Conceptualising State-Controlled Resort Islands for an Environment-Friendly Development of Tourism: The Maldivian Experience
Article first published online: 9 OCT 2008
Department of Geography, National University of Singapore, and Blackwell Publishers Ltd 2001
Singapore Journal of Tropical Geography
Volume 22, Issue 2, pages 122–137, July 2001
How to Cite
Domroes, M. (2001), Conceptualising State-Controlled Resort Islands for an Environment-Friendly Development of Tourism: The Maldivian Experience. Singapore Journal of Tropical Geography, 22: 122–137. doi: 10.1111/1467-9493.00098
- Issue published online: 9 OCT 2008
- Article first published online: 9 OCT 2008
- Cited By
- small island states;
- reef and atoll ecosystems;
- environmental impact;
- sustainable development.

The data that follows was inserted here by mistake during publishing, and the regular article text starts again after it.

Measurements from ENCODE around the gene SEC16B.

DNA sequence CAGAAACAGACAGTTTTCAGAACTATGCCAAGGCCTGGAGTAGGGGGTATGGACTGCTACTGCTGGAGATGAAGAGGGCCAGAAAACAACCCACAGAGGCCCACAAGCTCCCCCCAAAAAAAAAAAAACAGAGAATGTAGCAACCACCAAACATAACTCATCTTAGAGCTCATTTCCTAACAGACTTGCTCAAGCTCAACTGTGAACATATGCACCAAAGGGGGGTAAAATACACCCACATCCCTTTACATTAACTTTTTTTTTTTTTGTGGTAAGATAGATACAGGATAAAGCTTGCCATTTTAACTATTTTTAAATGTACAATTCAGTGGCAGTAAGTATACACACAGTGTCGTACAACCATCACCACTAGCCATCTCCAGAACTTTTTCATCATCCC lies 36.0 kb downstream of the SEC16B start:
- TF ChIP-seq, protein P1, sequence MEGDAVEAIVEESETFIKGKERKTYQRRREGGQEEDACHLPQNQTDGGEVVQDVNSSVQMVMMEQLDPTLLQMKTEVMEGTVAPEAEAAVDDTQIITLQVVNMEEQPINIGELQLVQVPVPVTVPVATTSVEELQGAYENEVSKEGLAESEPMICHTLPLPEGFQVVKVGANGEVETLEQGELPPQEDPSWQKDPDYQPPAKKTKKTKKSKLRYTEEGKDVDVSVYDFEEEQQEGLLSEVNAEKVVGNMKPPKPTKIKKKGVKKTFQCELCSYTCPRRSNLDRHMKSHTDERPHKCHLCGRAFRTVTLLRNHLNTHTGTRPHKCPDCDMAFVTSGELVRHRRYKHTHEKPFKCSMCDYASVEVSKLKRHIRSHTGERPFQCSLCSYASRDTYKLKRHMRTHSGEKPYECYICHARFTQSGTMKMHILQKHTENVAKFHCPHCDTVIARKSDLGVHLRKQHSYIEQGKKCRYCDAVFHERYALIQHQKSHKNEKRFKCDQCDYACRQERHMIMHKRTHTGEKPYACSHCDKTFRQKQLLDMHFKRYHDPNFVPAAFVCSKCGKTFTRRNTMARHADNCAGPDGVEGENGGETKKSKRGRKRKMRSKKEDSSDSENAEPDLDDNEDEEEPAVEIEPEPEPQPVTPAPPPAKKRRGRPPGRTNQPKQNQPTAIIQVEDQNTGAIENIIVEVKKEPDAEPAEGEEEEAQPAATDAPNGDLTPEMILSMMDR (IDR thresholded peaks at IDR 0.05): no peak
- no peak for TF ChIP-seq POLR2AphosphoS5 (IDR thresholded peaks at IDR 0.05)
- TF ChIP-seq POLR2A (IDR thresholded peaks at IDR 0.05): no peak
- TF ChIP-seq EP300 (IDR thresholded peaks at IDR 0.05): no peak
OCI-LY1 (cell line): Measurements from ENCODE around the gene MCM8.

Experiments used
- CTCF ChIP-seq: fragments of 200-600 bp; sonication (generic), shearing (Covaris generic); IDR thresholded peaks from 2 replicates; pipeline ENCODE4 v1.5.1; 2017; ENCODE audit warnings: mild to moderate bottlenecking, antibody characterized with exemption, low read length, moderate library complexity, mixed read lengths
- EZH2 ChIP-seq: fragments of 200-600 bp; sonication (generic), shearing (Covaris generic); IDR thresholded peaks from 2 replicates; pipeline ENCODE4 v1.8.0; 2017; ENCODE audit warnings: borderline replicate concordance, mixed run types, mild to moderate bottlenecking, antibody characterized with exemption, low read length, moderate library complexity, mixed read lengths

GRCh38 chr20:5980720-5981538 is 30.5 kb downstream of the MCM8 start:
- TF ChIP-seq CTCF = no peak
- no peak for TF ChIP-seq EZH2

The Maldives host a sophisticated and competitive international tourist industry which has replaced fishing as the dominant economic activity. With their rich tropical reef ecosystems and the abundant biodiversity of their marine environment, a total of 86 uninhabited islands had been converted into Resort Islands by the end of 2000. Resort Islands are equipped with comprehensive facilities for accommodation, food, recreation and leisure. They are also strictly reserved for foreign tourists and guarantee complete privacy. This gives the benefit of averting conflicts of acculturation with local islanders. In the arena of impacts on the physical environment, however, the consumptive leisure lifestyle of the tourists has been harmful to the Resort Islands as seen in sewage, garbage and waste pollution, as well as reef destruction and beach erosion. While the government of the Maldives takes great effort to harmonise tourism and the environment, the growth of mass tourism in the last 20 years has engendered grave environmental impacts. For future sustainable development of the Resort Islands, the tourists' environmental awareness must be increased to promote greater responsibility for the protection of the fragile coral and reef ecosystems of the Maldives.